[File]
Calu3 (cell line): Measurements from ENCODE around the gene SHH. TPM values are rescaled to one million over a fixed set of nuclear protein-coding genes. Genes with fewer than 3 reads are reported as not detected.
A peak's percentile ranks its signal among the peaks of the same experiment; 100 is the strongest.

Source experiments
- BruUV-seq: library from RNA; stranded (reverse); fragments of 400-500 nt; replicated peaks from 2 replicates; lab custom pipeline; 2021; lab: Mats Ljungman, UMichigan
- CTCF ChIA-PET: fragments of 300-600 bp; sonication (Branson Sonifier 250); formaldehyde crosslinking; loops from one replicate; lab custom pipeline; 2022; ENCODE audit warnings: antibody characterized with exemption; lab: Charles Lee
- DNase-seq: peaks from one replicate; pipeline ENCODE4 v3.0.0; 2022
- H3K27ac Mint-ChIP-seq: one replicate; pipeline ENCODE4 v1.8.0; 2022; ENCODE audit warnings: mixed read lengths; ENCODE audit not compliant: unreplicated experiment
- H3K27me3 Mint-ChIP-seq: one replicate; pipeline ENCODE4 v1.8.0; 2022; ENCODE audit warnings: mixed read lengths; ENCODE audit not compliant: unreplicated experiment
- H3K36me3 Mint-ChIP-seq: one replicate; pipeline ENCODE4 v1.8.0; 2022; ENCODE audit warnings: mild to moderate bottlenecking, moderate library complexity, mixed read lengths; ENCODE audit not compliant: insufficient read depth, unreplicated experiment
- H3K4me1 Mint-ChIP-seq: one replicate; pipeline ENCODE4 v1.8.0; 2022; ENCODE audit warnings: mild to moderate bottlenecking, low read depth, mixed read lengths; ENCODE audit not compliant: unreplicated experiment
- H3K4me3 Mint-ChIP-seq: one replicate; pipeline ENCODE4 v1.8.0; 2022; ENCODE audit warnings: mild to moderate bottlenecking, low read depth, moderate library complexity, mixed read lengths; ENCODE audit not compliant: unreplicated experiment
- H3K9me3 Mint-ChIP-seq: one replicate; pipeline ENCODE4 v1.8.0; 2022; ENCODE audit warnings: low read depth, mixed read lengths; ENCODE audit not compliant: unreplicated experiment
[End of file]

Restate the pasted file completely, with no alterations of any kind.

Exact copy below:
Calu3 (cell line): Measurements from ENCODE around the gene SHH. TPM values are rescaled to one million over a fixed set of nuclear protein-coding genes. Genes with fewer than 3 reads are reported as not detected.
A peak's percentile ranks its signal among the peaks of the same experiment; 100 is the strongest.

Source experiments
- BruUV-seq: library from RNA; stranded (reverse); fragments of 400-500 nt; replicated peaks from 2 replicates; lab custom pipeline; 2021; lab: Mats Ljungman, UMichigan
- CTCF ChIA-PET: fragments of 300-600 bp; sonication (Branson Sonifier 250); formaldehyde crosslinking; loops from one replicate; lab custom pipeline; 2022; ENCODE audit warnings: antibody characterized with exemption; lab: Charles Lee
- DNase-seq: peaks from one replicate; pipeline ENCODE4 v3.0.0; 2022
- H3K27ac Mint-ChIP-seq: one replicate; pipeline ENCODE4 v1.8.0; 2022; ENCODE audit warnings: mixed read lengths; ENCODE audit not compliant: unreplicated experiment
- H3K27me3 Mint-ChIP-seq: one replicate; pipeline ENCODE4 v1.8.0; 2022; ENCODE audit warnings: mixed read lengths; ENCODE audit not compliant: unreplicated experiment
- H3K36me3 Mint-ChIP-seq: one replicate; pipeline ENCODE4 v1.8.0; 2022; ENCODE audit warnings: mild to moderate bottlenecking, moderate library complexity, mixed read lengths; ENCODE audit not compliant: insufficient read depth, unreplicated experiment
- H3K4me1 Mint-ChIP-seq: one replicate; pipeline ENCODE4 v1.8.0; 2022; ENCODE audit warnings: mild to moderate bottlenecking, low read depth, mixed read lengths; ENCODE audit not compliant: unreplicated experiment
- H3K4me3 Mint-ChIP-seq: one replicate; pipeline ENCODE4 v1.8.0; 2022; ENCODE audit warnings: mild to moderate bottlenecking, low read depth, moderate library complexity, mixed read lengths; ENCODE audit not compliant: unreplicated experiment
- H3K9me3 Mint-ChIP-seq: one replicate; pipeline ENCODE4 v1.8.0; 2022; ENCODE audit warnings: low read depth, mixed read lengths; ENCODE audit not compliant: unreplicated experiment